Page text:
The MAIDS report did not publish information on helmet color or the prevalence of reflective or fluorescent clothing in either the accident or control groups, or the use of lights in the control group, and therefore drew no statistical conclusions on their effectiveness, neither confirming nor refuting the claims of the Wells report.
MAIDS found that motorcycles painted white were actually over-represented in the accident sample compared to the exposure data. The report concluded that "in There were more cases in which the use of dark clothing decreased the conspicuity of the rider and the PTW cases.
Transportation historian Jeremy Packer has suggested four categories to describe the different approaches to the risks of motorcycling. The first and fourth categories take opposite views of motorcycling, but share a fatalistic notion that to motorcycle is to tempt fate.
The second and third categories differ in the degree of emphasis they place on measures to limit the risk of riding, but share the view that riders have some degree of control and are not victims of fate.
Or ban motorcycling; this is the belief that motorcycling is too dangerous. Some former motorcyclists had an epiphany due to an accident involving themselves or a person they know, which permanently upends their view of motorcycling. Some are adamant in their opposition to motorcycling, unwilling to consider the merits or pleasures of riding due to their horror at the danger and physical carnage of motorcycle accidents.
The late Agony aunt Claire Raynerin her review of Melissa Holbrook Pierson 's motorcycling book The Perfect Vehicle, admitted her prejudice, that nothing Pierson writes could change her attitude about motorcycling because, "I used to be hospital casualty nurse and spent so much time dealing with bikers who were scraped off the road like so much raspberry jam after accidents that I became an implacable hater of the machine The danger to which bikers constantly put themselves, however well-wrapped in their urban armour of studded leather, and however horrendously helmeted, seems to me a reason for banning the infernal machines.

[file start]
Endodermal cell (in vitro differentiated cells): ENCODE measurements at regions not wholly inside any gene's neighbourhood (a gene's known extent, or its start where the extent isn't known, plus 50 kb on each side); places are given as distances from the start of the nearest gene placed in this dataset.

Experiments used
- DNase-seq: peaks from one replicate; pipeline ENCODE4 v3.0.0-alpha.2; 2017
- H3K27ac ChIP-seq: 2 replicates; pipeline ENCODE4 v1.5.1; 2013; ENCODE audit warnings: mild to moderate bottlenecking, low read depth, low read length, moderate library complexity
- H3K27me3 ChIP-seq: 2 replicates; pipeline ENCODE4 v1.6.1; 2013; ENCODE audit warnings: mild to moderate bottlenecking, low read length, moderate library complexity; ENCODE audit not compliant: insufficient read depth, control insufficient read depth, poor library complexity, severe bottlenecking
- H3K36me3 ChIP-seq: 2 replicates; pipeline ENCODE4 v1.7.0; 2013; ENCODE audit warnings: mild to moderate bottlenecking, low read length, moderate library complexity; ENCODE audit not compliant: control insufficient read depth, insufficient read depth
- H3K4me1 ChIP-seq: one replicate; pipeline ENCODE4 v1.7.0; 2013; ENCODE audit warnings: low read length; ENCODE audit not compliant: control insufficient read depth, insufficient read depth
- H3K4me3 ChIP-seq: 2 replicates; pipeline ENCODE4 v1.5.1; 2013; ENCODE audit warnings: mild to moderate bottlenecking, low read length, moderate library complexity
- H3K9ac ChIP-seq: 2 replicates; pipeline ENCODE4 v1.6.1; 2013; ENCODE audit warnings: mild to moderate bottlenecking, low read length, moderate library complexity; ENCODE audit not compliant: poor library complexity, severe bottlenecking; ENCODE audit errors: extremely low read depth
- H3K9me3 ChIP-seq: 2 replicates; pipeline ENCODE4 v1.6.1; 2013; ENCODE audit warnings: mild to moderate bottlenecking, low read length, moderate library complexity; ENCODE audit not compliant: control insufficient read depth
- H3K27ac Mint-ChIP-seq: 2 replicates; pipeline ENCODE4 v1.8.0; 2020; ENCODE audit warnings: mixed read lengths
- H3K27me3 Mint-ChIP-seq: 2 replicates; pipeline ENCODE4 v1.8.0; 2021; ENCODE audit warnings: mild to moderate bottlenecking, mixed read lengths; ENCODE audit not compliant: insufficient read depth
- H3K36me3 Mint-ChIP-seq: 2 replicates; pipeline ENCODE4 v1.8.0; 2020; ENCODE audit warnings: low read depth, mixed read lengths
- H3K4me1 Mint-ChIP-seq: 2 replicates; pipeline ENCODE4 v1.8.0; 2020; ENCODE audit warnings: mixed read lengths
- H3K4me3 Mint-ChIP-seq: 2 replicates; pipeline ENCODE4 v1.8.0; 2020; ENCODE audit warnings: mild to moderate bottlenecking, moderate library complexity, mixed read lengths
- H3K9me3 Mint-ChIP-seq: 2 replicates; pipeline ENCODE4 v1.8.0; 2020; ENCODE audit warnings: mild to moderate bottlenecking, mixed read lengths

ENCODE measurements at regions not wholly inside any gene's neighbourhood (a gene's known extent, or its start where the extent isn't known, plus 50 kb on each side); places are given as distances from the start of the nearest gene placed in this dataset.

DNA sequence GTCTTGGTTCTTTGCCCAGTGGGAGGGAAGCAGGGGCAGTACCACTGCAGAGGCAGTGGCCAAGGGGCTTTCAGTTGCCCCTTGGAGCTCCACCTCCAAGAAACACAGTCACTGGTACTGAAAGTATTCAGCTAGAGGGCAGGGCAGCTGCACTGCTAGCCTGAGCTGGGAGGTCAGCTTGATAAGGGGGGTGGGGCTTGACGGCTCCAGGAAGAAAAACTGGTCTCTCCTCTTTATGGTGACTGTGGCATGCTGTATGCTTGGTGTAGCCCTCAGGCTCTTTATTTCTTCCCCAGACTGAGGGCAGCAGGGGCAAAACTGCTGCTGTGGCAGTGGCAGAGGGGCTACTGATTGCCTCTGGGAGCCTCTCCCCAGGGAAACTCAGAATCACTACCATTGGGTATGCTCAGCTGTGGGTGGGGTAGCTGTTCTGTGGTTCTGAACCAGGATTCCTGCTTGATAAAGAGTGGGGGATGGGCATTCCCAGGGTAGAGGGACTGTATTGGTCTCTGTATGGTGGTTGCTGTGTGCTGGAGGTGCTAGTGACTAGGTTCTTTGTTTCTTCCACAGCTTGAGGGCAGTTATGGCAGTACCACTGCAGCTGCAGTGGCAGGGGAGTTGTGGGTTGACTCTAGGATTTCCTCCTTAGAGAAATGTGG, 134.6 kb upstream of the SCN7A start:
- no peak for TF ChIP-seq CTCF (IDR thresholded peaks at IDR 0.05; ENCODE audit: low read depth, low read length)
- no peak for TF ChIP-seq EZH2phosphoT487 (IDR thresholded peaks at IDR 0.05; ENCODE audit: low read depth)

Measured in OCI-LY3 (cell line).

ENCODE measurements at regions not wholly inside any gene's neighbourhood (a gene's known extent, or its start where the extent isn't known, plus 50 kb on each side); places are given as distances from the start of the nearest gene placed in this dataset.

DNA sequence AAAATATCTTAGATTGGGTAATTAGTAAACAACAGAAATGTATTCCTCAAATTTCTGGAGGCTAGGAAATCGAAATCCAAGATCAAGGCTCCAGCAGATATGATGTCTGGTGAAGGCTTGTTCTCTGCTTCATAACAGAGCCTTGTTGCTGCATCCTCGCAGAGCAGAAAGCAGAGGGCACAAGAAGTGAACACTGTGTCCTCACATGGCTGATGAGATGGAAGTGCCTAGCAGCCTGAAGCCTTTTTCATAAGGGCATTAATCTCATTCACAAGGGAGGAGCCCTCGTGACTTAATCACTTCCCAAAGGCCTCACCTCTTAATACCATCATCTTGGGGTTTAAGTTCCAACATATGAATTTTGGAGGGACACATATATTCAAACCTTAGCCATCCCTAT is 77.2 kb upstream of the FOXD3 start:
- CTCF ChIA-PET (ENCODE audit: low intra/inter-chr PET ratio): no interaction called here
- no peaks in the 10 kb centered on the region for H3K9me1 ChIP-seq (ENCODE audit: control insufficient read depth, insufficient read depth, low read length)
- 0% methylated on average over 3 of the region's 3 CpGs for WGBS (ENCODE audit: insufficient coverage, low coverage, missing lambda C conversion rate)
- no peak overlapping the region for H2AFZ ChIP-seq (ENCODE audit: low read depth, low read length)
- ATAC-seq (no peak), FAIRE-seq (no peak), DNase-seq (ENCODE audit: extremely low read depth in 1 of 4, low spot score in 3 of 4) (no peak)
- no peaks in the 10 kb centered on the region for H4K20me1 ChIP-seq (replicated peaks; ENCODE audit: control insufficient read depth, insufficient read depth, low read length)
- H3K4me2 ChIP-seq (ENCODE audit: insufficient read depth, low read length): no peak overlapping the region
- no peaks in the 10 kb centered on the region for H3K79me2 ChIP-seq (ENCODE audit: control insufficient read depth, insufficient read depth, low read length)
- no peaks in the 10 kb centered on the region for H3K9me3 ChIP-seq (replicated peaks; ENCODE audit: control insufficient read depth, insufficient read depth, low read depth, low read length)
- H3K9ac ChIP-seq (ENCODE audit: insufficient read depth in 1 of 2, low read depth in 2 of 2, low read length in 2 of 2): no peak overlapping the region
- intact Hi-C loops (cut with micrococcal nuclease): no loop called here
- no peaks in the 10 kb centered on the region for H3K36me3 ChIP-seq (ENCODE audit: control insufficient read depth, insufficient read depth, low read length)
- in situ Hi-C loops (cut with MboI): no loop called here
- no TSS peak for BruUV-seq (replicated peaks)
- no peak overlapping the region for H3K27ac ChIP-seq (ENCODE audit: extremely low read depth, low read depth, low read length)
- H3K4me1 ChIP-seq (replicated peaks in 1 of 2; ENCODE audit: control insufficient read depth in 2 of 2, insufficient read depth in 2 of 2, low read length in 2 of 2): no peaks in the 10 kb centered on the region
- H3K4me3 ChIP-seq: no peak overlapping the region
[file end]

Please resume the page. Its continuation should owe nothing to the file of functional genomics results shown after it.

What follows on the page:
That is what motor cycle means to me.Motorcycle safety concerns many aspects of vehicle and equipment design as well as operator skill and training that are unique to motorcycle riding.
Heart disease is the leading cause of death for both men and women in the U.S.
and also the leading cause of death worldwide. More than half of the deaths that occur as a result of heart disease. NOTES.
1. Bush: First quote was from his address to the joint session of Congress, the second from his October 11th news conference.
2. "Commercial Aviation," Gallup Report, March/April, , pp. Automobile Accidents, Tort Law, Externalities, and Insurance: An Economist's Critique. Nearly half a century ago, William Vickrey of Columbia University published this essay on car accident compensation. The tricky one would be comparing the costs of the drug war.
Compare alcohol, which is a hard drug and hugely harmful, but so stupidly easy to make that banning it is handing buckets of free money to organised crime, blindness and brain damage from methanol in badly-distilled spirits, etc.. I do concur that busting people’s asses for driving while stoned is a very important social bright.
The timeworn and pedestrian answer is simply "to get to the other side." Here are some creative and original answers: The chicken crossed the road.